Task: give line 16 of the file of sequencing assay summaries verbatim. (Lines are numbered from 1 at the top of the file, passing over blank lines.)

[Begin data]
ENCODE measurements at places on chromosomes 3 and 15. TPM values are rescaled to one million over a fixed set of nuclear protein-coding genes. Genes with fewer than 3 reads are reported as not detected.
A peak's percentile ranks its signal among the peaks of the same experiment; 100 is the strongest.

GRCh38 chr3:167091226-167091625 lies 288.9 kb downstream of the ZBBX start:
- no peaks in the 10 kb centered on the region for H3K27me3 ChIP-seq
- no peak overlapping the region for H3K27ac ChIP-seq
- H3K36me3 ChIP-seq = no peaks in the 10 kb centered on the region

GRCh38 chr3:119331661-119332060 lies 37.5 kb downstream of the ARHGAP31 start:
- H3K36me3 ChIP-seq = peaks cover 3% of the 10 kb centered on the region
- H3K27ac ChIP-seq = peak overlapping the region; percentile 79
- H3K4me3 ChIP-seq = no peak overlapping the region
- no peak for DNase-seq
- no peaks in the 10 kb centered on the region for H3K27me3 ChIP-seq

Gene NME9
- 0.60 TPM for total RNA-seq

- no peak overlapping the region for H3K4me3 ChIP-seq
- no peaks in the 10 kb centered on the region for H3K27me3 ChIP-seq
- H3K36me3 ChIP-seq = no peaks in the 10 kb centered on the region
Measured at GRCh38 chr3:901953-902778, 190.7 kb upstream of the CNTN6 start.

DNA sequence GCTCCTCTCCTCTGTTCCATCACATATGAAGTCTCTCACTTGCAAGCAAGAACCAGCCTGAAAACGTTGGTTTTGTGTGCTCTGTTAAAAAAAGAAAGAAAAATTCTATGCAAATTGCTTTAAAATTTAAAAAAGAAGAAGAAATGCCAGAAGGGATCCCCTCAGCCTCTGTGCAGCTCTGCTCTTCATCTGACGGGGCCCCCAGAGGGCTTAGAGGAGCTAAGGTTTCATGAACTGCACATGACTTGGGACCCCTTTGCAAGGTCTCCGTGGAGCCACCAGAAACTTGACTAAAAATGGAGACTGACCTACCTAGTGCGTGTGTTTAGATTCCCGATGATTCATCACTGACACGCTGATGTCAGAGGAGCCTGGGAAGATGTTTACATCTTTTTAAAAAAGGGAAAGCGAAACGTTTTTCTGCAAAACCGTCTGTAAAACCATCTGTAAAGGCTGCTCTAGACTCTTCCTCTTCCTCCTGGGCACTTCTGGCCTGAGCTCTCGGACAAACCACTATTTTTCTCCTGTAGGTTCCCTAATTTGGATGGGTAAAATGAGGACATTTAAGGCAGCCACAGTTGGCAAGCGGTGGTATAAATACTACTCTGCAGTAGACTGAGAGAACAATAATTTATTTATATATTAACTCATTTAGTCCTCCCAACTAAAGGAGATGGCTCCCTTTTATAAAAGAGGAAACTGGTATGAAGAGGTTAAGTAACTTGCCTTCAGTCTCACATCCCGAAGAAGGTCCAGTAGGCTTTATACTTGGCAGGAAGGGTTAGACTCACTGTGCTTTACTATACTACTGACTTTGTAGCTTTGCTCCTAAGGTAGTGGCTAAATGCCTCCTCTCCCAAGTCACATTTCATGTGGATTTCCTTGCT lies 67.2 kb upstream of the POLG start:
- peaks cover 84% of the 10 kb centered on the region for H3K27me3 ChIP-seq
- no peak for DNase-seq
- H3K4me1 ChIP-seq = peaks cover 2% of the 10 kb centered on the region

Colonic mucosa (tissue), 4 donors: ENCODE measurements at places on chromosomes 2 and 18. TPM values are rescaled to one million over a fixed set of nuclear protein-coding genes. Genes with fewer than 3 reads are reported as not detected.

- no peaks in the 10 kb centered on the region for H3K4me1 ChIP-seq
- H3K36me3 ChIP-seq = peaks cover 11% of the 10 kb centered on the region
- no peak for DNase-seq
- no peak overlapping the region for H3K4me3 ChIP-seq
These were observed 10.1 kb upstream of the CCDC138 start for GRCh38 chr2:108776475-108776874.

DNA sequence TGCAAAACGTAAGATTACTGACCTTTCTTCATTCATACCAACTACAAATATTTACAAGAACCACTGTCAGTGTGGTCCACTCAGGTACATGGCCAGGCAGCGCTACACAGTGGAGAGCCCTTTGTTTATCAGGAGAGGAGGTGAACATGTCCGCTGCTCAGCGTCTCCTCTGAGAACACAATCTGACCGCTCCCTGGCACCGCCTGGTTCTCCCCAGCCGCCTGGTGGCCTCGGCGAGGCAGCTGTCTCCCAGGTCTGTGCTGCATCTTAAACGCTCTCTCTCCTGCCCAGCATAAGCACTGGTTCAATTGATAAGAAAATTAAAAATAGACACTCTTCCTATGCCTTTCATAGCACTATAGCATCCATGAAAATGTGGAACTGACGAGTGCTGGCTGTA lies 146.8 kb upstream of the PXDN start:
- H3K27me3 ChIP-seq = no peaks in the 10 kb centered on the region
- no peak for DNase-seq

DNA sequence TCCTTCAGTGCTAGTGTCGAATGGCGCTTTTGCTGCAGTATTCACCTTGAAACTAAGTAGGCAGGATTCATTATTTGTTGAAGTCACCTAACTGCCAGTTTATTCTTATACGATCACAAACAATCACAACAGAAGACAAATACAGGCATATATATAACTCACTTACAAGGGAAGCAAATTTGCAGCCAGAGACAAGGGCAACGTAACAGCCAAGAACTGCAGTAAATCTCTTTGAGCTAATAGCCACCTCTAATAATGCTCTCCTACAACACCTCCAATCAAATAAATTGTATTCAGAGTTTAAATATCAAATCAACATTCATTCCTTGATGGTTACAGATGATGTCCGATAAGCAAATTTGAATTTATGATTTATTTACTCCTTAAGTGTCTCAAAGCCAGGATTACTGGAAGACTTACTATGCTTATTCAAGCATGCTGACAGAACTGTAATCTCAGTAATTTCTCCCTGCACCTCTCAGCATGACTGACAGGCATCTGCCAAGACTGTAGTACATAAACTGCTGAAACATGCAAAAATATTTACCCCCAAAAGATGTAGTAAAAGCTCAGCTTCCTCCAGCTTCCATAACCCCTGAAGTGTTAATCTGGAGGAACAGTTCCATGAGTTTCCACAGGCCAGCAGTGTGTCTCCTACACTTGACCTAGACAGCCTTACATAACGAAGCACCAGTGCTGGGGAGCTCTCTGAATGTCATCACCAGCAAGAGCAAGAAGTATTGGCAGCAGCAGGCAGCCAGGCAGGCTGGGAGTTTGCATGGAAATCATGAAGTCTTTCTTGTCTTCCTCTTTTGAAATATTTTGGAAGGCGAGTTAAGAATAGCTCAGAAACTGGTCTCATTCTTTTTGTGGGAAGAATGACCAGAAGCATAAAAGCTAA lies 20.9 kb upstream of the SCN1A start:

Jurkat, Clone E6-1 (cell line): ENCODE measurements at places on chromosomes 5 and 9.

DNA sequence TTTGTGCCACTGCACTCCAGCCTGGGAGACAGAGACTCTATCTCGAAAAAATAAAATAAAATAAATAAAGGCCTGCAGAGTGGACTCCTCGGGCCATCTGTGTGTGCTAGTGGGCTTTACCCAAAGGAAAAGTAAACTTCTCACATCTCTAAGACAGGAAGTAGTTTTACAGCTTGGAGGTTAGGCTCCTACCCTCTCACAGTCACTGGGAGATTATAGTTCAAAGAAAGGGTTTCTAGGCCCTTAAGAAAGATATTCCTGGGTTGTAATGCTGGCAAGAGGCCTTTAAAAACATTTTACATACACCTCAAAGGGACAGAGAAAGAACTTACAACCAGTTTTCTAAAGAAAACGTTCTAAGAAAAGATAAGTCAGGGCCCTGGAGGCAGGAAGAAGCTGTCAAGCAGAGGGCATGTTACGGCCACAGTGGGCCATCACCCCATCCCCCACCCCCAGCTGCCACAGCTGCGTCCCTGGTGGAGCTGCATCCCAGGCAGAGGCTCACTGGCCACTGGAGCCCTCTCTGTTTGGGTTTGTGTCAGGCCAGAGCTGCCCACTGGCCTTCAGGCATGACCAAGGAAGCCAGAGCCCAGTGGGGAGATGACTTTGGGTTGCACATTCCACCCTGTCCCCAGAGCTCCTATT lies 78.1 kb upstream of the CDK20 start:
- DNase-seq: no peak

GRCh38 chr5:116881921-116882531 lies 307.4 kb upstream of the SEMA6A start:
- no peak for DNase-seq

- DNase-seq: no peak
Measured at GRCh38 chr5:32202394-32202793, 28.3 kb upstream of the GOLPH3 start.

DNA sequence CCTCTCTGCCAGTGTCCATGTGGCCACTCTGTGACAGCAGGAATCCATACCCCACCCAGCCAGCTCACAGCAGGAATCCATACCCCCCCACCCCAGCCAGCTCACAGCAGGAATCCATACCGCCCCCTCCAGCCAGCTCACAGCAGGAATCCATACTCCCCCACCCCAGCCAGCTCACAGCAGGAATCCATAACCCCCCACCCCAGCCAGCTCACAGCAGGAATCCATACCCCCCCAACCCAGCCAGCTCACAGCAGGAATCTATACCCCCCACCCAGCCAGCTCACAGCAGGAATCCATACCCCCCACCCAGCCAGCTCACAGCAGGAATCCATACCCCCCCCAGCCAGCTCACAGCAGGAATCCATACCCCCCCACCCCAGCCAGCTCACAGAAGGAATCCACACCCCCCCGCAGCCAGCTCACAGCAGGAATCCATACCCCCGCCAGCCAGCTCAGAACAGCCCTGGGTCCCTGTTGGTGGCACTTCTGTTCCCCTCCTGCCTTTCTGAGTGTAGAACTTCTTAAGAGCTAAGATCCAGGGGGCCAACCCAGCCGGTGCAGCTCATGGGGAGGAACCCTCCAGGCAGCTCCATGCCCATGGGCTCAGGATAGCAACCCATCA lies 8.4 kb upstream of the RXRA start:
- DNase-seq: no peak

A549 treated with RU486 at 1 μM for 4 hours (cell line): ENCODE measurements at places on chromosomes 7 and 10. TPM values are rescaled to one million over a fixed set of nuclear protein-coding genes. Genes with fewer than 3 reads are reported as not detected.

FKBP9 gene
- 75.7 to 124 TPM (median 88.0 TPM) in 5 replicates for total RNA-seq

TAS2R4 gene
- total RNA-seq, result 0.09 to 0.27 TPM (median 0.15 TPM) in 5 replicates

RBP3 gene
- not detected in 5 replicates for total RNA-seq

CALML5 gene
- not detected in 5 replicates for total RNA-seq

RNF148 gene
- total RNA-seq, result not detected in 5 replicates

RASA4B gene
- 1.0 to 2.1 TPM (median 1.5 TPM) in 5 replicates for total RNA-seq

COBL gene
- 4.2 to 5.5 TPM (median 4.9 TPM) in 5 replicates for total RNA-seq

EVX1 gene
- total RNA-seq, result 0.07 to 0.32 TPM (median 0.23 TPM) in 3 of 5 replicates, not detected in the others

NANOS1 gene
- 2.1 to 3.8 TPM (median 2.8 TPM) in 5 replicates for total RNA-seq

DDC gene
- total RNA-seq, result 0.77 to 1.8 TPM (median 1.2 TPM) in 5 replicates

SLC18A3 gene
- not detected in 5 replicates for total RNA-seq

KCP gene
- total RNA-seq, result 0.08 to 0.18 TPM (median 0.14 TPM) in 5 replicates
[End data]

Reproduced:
- no peaks in the 10 kb centered on the region for H3K27me3 ChIP-seq